• Irritability
  • Distress in social situations
  • Compulsive behaviors such as excessive hand washing

how to help someone with anxiety

How to Help Someone with Anxiety

1. Show Support

Let your loved one with anxiety know that you are there for them. Show them you care by listening without judgement. You don’t have to understand their anxiety to be there and listen to them. Don’t minimize their experience by dismissing their feelings.

2. Express Concern

Let them know you have noticed changes in their behavior that concern you. Tell them what behaviors you have noticed change. Are they not hanging out with their friends anymore? Have they been late or missed work? Communicate these concerns in a positive way by saying something like “Hey, I’ve noticed you haven’t been going to your karate class lately, can you share with me what brought about that change?” 

3. Validate Fears and Feelings

One of the worst things you can do is to tell someone with anxiety that their feelings aren’t a big deal. This is dismissing and invalidating and will make them unlikely to trust you with their feelings in the future. Sharing their fears and feelings with you is a big deal for someone with anxiety. Reassure them that anxiety is normal and can be treated. Don’t judge their fears, just acknowledge them and ask how you can help.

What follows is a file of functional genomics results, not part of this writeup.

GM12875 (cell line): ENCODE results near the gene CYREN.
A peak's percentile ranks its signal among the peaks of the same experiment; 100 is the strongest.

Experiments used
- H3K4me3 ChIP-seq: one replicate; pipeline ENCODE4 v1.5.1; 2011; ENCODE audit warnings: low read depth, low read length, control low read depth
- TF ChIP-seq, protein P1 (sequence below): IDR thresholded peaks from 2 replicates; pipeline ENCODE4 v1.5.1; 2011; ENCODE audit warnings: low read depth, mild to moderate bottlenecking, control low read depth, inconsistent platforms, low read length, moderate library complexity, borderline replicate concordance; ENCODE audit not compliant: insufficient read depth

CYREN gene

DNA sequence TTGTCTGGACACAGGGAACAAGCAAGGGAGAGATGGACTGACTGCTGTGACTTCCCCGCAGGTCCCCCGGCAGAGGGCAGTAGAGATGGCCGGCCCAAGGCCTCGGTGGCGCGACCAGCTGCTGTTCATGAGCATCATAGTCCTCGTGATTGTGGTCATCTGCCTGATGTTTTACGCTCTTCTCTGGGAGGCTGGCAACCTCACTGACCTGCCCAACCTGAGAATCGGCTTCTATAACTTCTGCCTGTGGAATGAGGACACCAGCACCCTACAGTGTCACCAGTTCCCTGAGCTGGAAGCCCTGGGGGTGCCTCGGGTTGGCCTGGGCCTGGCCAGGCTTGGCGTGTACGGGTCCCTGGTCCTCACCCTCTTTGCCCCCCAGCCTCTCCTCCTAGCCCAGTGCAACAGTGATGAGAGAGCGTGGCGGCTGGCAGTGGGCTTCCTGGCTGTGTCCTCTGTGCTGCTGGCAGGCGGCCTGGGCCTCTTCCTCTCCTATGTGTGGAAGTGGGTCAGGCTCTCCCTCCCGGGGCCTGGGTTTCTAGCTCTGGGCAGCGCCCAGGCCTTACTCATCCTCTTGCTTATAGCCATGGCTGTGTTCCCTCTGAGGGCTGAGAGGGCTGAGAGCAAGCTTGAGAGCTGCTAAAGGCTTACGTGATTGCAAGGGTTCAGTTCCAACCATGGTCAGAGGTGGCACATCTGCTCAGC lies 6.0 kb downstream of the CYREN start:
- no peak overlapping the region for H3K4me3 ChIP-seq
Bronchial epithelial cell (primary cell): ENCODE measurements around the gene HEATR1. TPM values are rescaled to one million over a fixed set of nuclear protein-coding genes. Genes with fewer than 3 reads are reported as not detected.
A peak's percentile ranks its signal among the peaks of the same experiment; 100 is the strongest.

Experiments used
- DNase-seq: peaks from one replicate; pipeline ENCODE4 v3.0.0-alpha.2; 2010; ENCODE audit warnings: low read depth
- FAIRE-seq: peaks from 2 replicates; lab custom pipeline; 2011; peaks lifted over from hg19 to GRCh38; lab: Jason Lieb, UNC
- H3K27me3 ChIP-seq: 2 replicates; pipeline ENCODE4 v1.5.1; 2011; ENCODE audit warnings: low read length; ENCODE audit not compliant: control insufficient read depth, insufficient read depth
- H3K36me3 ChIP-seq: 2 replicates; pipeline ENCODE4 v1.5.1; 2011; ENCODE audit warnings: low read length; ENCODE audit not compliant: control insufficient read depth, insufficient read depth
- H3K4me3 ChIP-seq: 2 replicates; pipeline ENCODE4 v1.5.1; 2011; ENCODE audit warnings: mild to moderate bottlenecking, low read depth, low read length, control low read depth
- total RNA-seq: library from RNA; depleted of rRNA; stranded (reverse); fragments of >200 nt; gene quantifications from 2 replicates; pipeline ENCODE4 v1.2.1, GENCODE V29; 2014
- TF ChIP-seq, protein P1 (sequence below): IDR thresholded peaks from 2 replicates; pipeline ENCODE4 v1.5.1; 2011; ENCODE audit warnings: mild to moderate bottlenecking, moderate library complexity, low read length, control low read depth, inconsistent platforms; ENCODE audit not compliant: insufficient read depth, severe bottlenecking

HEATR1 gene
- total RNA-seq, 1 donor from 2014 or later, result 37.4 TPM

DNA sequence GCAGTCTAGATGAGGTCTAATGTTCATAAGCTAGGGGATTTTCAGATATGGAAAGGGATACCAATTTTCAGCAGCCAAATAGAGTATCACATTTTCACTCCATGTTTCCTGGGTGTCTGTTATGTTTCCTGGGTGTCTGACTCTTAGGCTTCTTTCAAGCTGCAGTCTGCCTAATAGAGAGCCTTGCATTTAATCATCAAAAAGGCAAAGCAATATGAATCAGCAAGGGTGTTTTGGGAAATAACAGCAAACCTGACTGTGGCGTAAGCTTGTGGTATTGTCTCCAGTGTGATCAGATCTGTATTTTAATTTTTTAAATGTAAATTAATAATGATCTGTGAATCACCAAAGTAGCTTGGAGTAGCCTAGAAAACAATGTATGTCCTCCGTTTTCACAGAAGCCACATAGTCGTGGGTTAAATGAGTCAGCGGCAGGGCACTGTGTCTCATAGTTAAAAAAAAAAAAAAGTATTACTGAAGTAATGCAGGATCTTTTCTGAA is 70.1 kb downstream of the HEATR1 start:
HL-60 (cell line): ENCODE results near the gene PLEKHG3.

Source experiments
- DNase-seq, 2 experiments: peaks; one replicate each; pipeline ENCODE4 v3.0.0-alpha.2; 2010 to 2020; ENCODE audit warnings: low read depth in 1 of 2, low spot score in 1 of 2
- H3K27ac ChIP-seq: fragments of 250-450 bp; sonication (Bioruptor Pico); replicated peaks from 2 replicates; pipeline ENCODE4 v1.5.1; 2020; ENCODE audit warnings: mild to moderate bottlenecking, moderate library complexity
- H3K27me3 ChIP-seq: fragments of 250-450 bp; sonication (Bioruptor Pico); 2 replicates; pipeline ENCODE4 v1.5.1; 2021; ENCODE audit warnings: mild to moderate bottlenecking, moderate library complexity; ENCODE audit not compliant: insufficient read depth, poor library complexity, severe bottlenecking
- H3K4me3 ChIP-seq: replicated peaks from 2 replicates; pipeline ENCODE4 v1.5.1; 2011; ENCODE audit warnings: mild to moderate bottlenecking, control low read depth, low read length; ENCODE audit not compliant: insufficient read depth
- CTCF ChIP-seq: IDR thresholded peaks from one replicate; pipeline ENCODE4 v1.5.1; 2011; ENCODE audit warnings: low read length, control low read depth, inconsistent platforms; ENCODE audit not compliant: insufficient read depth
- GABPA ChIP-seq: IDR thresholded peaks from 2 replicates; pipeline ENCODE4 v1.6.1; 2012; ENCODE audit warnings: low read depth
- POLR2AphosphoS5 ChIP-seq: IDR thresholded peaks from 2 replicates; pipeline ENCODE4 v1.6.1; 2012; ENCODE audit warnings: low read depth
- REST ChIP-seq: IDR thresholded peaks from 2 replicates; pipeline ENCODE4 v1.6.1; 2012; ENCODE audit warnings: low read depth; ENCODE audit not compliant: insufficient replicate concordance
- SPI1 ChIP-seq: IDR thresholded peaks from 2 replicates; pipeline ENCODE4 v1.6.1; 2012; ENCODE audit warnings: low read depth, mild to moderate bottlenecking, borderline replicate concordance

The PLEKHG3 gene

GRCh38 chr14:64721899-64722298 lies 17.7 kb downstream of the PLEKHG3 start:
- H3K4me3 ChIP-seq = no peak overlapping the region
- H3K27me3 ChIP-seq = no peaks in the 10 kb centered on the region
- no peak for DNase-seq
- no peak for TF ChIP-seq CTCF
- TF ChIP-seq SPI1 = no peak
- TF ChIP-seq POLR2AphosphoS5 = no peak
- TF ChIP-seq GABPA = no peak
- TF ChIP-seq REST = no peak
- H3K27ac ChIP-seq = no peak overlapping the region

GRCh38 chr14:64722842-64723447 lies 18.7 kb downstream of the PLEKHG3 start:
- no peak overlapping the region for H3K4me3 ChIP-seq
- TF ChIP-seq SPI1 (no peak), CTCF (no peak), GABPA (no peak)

4. Ask How You Can Help

Ask your friend or family member how you can help them with their anxiety. Many people with anxiety know some of the things that make them feel better and what things don’t help them. Ask what has helped to calm them down in the past and try to help them implement some of those to bring their anxiety level down. Keep in mind that what worked at one time may not work every time. Ask what they need now and do what they ask. It may be something as simple as needing to talk, or just needing you to sit beside them quietly. 

What Not To Do For Someone With Anxiety

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Anxiety can grow worse if it isn’t dealt with, so changing the environment to ease your loved one’s anxiety can be unhelpful even though it feels like the kind thing to do. Gently encouraging the person to try some of the things they are anxious about with your help and support is a better strategy.